Richard “Dick” Lucie, 85, died December 21, 2020 at his Basco home surrounded by family.
Dick is survived by his wife of 65 years, Nancy (Collins); daughter Teresa (Thompson), grandchildren Jake and Alex (Kristin) Thompson, and great grandchildren Sophia and Jonny; son Mitch (Carla), and grandchildren Matt (Kristen), Nick (Margo), and Brock (Kelsey); daughter Jill (David) Beck, grandchildren Christy Dickinson (Wes) and Jacob Beck (Christine). He is also survived by his brother Frankie (Barb) Lucie and sister Ruth (Mike) Russell, as well as numerous nephews, nieces, and great nieces and nephews.
Born August 2, 1935, in Keokuk, Iowa, the first child of Raymond and Lorraine Lucie, Dick attended Western Illinois University for one year before following his passion and beginning his lifelong career as a farmer. His commitment to family and love for the land exemplify the best of rural America, formed by the still rhythms of nature and community.
Dick loved doing much more than talking and showed his generosity through gifts of service. He and Nancy contributed tennis courts for the Basco community when their children were teenagers, co-chaired the Hancock County Relay for Life for many years, and Dick served on Unit District 316’s school board for two terms in the 1960s and 1970s.
Dick’s favorite memories were created with family. He and Nancy loved to travel, often with their children or friends. A safari in Africa, a mail run to the North Pole, and a cruise through the Panama Canal ranked at the top of his adventure list.
An avid sports fan with a keen memory for statistics, he especially loved St. Louis Cardinal baseball and University of Illinois basketball. In recent years, the family would often gather in St. Louis around Dick’s birthday, renting a suite at Bush Stadium to enjoy baseball, one another, and the Midwest summer. As the seven grandchildren were growing up, Dick and Nancy attended at least one game per sport per child per season—whether soccer, pole vaulting, football, cross county, or the myriad other sports in which the children participated.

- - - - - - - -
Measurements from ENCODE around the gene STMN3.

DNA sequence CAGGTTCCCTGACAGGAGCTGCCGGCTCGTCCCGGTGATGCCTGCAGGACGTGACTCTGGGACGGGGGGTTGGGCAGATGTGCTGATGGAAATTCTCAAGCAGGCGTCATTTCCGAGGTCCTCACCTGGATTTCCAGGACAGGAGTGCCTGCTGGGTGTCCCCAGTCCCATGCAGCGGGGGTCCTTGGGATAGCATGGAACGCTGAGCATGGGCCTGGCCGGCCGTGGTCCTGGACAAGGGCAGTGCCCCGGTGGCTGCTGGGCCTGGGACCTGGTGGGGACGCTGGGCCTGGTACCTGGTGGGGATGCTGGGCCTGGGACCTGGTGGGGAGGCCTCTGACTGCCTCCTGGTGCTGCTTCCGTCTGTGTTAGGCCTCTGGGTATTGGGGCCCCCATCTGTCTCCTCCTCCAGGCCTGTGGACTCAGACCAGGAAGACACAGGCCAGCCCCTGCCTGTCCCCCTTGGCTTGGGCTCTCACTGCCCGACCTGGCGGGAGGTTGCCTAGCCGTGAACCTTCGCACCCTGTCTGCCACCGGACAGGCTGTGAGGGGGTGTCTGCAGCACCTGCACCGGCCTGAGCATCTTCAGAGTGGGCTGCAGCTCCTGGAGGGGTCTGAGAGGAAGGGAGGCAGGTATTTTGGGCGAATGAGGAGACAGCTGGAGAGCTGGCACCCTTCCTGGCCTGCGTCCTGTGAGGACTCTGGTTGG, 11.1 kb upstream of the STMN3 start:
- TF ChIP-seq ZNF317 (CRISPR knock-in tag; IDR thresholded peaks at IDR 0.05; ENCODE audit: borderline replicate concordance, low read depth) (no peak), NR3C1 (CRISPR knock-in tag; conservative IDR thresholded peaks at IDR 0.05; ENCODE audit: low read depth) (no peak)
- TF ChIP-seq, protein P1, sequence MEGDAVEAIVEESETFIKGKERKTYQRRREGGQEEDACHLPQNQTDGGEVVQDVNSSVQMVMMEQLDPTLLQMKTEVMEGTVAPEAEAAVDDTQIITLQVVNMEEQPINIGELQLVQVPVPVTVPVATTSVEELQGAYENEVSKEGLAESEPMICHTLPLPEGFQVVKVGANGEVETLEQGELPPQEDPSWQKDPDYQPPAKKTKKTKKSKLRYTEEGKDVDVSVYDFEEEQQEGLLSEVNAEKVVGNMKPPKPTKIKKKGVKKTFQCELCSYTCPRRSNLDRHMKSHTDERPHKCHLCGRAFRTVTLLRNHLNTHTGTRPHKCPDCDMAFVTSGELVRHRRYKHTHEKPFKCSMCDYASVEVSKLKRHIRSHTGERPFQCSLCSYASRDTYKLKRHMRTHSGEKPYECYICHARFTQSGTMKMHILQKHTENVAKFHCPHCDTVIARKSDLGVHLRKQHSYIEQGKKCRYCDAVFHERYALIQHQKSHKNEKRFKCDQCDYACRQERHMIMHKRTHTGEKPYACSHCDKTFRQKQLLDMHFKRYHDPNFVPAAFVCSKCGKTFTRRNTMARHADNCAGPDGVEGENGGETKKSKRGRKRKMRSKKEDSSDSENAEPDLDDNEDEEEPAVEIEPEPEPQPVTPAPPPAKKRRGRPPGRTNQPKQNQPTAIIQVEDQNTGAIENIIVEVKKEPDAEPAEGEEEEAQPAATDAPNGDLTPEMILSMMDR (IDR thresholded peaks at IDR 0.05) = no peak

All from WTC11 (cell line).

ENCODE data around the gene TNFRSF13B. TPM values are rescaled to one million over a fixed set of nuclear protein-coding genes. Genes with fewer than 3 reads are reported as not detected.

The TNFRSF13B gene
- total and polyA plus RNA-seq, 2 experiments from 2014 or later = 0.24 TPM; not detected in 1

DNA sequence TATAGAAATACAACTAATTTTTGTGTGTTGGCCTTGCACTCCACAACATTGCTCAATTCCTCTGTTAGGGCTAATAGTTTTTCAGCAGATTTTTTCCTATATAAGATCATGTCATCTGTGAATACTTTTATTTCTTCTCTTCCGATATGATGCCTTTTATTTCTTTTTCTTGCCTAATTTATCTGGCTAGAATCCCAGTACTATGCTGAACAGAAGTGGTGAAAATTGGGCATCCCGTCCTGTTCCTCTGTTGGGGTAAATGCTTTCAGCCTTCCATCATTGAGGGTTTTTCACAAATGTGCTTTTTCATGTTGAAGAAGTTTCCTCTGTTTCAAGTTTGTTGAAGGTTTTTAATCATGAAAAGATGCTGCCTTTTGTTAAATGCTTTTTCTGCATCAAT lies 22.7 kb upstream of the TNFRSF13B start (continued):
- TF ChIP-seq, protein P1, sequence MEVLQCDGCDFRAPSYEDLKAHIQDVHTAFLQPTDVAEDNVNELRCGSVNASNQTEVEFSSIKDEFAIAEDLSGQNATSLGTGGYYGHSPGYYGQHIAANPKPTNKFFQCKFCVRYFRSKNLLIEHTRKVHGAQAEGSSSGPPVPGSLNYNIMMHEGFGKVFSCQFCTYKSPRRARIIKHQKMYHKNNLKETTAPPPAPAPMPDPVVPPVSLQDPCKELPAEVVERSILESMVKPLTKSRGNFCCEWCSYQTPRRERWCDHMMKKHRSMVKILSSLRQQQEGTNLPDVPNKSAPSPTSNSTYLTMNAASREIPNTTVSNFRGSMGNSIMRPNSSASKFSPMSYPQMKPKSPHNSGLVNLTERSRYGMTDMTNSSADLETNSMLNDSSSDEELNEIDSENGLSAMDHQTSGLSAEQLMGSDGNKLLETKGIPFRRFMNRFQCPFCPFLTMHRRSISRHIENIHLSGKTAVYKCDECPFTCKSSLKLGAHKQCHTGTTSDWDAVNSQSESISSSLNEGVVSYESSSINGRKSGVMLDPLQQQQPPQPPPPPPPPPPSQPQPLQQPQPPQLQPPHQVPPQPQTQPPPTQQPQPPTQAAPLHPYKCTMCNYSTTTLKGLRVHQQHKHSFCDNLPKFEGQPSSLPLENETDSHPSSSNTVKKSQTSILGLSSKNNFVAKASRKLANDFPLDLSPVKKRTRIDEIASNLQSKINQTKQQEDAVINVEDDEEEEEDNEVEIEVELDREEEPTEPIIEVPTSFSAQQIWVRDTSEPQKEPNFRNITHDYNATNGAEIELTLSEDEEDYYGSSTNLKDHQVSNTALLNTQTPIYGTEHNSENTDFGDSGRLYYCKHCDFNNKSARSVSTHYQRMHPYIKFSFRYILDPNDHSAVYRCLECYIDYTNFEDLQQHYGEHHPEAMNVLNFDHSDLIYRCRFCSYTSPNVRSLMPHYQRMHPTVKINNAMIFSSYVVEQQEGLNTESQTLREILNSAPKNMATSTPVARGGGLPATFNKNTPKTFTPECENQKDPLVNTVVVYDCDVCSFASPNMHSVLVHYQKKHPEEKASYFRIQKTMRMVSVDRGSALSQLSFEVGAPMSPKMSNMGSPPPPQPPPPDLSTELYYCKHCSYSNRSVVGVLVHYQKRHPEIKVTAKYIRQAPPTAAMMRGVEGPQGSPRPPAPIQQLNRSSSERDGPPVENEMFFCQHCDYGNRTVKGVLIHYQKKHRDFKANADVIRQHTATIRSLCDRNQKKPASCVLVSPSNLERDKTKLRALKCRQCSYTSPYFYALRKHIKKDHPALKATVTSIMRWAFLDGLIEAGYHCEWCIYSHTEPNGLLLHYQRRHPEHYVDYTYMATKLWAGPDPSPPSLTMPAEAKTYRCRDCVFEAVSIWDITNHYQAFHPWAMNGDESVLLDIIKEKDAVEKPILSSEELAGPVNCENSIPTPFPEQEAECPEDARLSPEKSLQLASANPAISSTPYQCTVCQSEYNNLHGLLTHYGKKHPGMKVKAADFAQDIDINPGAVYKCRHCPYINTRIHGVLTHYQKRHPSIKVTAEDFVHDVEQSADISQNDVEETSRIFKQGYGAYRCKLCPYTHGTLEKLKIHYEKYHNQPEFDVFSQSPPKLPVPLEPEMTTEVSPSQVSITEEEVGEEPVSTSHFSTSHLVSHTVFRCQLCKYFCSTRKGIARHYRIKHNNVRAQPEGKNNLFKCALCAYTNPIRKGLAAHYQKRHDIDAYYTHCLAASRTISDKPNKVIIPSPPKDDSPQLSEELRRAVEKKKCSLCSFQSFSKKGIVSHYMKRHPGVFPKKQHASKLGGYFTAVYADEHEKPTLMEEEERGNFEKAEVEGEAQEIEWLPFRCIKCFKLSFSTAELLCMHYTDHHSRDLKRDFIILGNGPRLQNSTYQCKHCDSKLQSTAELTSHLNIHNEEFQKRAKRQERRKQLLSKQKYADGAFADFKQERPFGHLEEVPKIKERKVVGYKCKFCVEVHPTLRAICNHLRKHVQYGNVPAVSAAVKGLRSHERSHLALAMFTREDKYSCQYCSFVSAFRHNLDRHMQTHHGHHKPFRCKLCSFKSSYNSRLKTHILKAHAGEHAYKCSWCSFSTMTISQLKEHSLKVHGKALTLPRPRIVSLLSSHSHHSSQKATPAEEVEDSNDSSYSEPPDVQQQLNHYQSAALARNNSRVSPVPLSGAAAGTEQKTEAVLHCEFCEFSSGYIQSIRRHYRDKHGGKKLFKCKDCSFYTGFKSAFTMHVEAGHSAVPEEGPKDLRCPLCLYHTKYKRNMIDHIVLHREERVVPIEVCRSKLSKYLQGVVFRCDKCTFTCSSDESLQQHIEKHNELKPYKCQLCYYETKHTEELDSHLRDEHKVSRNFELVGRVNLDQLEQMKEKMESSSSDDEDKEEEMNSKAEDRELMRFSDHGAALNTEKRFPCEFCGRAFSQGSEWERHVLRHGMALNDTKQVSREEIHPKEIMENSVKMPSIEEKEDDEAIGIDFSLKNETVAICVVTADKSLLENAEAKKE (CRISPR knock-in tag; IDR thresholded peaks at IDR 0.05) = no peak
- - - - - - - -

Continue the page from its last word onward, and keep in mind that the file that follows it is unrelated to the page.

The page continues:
The epitome of Paul Harvey’s memorable 1978 speech, “So God Made a Farmer,” Dick’s life is beautifully framed through that lens: “And on the 8th day, God looked down on his planned paradise and said, ‘I need a caretaker.’ So God made a farmer. God said, I need somebody willing to get up before dawn, milk cows, work all day in the fields, milk cows again, eat supper and then go to town and stay past midnight at a meeting of the school board.’ So God made a farmer. . . . God had to have somebody willing to ride the ruts at double speed to get the hay in ahead of the rain clouds and yet stop midfield and race to help when he sees the first smoke from a neighbor’s place. So God made a farmer. . . . Somebody who’d bale a family together with the soft strong bonds of sharing, who would laugh and then sigh, and then reply, with smiling eyes, when his son says he wants to spend his life ‘doing what dad does.’ So God made a farmer.” His brother Frankie and three nephews, Charles, Steven, and Adam Lucie followed his footsteps in farming.
Dick enjoyed gardening and was tilling, weeding, and harvesting until the final few months of his life. Like him, his tools are now at rest, but the fruit of his labor lives on in the family he raised. The family was blessed to have him at home for the final few days of his life.
A private service (due to Covid) to honor Dick’s life will be held December 29, 2020. His cremains will remain on his Basco farm. In lieu of flowers memorials are welcome, especially for the following charities:
Chaddock Boys Home
Lucie Critical Thinking Award at Illinois State University
Warsaw United Methodist Church
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